COGIC plans to build affordable housing on church properties

The Church of God in Christ hopes to identify at least $500 million of opportunity in owner-owned real estate. COGIC churches that can be used for affordable housing or other community-beneficial developments.

The denomination would work to secure a $79 million fund to develop the identified properties. That funding can come from competitive debt and equity, not grants, COGIC executives explained Saturday.

The pastors’ and bishops’ request for a survey identifying their church’s current real estate came during a Saturday forum by the Reverend J. Drew Sheard, COGIC presiding bishop, at Holy Convocation, the denomination’s annual meeting. .

The Reverend David Bowers, vice president of Mid-Atlantic Market and senior adviser for a faith-based development initiative, spoke to COGIC leaders about the need for more affordable housing in the United States.

Currently, 20% of American renters pay more than 50% of their income for housing, he said. There are over 550,000 homeless people and 13 million people live in food deserts.

However, there is potential for new housing if churches join us, he said.

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A 2019 analysis by the Urban Institute looked at 800 vacant lots belonging to places of worship in Arlington and Fairfax, Virginia, Montgomery County, Maryland and Washington, DC. From there, they estimated that 43,000 to 109,000 new homes could be built.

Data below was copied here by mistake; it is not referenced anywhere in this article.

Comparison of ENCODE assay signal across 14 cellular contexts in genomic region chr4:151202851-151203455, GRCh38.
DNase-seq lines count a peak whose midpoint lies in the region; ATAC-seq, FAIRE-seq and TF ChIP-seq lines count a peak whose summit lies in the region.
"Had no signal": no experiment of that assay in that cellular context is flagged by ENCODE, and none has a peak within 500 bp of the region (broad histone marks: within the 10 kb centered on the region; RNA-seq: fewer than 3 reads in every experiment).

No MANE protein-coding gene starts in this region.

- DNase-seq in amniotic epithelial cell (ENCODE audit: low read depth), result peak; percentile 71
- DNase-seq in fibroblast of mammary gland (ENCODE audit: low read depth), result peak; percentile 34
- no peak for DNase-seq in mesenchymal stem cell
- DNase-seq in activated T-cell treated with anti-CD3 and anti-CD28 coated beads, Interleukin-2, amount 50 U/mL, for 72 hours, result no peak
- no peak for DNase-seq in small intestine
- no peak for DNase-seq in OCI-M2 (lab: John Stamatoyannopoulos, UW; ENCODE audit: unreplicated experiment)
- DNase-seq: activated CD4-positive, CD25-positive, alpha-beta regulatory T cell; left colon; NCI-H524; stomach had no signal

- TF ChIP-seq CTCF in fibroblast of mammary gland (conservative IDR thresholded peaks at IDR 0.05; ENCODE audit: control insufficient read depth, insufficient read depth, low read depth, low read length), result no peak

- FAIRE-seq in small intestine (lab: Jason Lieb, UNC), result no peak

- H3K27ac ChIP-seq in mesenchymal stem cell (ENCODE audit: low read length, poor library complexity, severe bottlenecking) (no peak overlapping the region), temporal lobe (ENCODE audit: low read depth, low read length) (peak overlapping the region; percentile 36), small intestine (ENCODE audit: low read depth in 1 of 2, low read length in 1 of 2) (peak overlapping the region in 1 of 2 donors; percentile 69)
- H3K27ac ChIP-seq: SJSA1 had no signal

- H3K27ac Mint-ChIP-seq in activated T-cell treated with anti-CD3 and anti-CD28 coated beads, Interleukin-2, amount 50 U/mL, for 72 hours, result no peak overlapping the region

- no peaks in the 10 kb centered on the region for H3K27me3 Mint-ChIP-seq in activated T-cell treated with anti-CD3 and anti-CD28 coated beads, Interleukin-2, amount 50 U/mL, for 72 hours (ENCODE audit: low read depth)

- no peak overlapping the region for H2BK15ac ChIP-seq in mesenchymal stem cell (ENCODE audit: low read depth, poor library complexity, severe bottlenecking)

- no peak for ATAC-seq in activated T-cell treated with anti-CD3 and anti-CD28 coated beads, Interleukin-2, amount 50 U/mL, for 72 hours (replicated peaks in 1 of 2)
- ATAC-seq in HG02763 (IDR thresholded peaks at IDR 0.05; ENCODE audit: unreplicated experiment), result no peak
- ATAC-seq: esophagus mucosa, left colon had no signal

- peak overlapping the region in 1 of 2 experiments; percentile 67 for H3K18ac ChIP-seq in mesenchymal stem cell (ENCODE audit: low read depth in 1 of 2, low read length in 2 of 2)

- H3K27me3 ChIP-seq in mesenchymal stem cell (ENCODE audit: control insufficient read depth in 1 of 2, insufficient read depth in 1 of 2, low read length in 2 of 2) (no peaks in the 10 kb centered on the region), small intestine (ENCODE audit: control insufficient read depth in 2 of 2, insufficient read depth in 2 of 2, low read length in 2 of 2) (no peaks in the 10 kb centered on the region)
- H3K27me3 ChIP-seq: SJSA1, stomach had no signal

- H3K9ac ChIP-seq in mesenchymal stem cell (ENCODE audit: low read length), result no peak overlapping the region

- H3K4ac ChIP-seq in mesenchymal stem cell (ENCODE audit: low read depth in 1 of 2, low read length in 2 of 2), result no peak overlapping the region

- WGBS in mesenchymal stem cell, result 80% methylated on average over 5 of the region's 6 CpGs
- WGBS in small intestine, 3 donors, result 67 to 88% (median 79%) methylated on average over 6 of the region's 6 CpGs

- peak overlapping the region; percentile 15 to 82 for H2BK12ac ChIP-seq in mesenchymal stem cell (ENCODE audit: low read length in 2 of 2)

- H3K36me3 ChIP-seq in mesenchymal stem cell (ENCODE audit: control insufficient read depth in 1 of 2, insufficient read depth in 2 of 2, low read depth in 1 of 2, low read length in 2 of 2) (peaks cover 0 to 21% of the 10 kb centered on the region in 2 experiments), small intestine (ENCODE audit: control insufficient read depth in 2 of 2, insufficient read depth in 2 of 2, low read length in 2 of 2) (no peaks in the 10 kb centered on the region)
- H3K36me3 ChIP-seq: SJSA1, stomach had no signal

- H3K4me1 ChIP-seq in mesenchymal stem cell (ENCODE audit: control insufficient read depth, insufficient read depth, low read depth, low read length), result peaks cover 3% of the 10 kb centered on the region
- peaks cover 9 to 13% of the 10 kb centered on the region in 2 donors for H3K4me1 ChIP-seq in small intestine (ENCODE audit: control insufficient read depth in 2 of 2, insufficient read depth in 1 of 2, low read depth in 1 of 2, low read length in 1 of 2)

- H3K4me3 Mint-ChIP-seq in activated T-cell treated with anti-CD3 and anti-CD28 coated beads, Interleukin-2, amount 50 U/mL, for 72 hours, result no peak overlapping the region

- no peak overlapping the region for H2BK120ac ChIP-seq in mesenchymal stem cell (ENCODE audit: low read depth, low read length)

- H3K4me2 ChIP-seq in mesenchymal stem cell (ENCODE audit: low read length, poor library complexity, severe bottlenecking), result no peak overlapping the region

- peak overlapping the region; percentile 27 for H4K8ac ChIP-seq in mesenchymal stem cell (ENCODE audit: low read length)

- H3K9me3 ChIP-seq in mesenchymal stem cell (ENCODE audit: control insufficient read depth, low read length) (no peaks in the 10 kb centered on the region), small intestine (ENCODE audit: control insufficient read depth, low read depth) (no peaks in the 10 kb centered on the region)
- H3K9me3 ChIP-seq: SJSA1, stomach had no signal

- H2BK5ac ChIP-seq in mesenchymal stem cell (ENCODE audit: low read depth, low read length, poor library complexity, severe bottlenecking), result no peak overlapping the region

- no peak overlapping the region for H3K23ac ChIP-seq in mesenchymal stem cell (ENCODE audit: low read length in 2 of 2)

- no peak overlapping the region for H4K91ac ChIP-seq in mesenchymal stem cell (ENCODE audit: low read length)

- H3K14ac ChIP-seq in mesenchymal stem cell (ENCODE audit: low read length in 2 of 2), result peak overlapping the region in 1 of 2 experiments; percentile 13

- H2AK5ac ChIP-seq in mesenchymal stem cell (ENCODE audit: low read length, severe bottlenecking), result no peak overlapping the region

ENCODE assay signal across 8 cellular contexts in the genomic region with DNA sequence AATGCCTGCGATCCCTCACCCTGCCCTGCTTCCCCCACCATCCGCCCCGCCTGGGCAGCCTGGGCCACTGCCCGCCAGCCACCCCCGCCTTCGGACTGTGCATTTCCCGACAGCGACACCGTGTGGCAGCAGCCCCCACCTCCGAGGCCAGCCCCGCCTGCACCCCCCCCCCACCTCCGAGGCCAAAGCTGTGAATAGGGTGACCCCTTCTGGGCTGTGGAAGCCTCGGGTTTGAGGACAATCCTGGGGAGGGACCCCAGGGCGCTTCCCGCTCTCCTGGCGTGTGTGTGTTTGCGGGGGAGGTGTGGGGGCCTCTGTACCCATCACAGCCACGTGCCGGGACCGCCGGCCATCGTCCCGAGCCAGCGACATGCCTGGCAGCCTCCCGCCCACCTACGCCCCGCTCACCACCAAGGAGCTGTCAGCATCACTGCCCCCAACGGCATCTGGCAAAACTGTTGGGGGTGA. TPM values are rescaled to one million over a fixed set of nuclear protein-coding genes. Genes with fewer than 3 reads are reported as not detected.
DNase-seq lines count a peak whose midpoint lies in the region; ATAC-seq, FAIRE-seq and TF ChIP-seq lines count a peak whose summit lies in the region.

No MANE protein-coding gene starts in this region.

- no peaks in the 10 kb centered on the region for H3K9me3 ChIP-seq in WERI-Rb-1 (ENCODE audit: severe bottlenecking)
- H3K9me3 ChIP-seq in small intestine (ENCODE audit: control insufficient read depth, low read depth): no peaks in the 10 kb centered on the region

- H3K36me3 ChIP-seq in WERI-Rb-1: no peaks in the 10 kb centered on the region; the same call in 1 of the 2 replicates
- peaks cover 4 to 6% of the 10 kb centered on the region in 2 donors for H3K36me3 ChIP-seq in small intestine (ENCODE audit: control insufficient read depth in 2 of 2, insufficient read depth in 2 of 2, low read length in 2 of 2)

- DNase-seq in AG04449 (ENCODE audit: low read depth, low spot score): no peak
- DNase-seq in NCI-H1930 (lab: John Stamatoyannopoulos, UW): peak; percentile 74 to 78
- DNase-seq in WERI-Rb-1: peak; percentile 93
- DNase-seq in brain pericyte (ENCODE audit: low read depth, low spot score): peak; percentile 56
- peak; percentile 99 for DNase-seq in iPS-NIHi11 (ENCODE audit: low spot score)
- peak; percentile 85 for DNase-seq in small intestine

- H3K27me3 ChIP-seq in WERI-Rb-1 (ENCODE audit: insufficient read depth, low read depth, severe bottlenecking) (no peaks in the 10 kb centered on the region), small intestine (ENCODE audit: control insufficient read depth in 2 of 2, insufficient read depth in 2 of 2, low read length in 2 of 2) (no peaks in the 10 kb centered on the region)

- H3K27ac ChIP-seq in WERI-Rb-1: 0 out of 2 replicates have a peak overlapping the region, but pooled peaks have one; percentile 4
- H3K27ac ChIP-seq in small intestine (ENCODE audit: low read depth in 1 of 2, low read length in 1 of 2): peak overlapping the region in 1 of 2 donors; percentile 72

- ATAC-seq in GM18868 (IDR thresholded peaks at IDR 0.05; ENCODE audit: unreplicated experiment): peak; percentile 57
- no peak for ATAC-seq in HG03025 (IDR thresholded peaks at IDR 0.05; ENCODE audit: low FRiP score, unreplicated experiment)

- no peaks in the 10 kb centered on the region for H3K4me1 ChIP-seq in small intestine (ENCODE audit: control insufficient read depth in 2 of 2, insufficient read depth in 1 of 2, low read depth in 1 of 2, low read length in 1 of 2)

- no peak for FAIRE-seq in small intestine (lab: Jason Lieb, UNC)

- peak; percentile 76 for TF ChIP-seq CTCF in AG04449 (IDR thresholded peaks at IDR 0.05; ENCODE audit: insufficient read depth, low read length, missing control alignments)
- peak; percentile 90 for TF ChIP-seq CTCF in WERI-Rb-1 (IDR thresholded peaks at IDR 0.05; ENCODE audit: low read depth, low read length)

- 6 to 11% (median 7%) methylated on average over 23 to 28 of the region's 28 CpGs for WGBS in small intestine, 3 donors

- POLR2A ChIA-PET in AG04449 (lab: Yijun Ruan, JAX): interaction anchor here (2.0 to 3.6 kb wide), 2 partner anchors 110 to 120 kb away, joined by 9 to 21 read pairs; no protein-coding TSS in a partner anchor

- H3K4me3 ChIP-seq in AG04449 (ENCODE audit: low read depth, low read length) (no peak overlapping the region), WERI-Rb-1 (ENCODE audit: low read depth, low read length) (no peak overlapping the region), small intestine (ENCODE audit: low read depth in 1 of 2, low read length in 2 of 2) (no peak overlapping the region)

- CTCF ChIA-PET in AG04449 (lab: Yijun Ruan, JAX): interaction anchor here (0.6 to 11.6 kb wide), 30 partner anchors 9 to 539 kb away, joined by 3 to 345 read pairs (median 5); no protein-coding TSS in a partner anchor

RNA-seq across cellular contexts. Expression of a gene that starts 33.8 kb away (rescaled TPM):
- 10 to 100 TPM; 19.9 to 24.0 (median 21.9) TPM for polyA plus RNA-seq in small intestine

“People are starting to understand that this land belongs to the religious community and there is potential for development with this land,” Bowers said. “The value you bring is not just in the land. You also have dollars. You may have connections in the city that count for something.

Building and managing affordable housing is already an important part of how COGIC members live out their Christian faith, leaders said.

In Memphis, where the denomination is headquartered, COGIC has purchased or built several affordable housing units. A 20-unit building located at Pontotoc Townhomes was inaugurated this week.

The Pontotoc Townhomes development, now up to 101 units, was built in 2002 through a partnership with First Tennessee Housing Corporation. Since then, COGIC has acquired the property in its entirety.

And in 2018, COGIC, alongside John Stanley Inc., opened the Mason Homes development with 77 units, at a cost of $12.5 million.

COGIC leaders are invited to complete an online survey of available land and opportunities by November 25. After that, the denomination will assess potential churches to participate in the development of low-income housing and other projects through the multimillion-dollar fund.

“No matter how small or small, if you have land and an interest in pursuing opportunities that may exist, you should definitely participate,” said Elder Derric Scott, president of COGIC’s Faith-Based Development Initiative.

Katherine Burgess covers county government and religion. She can be reached at [email protected] or followed on Twitter @kathsburgess.

Jerry B. Hatch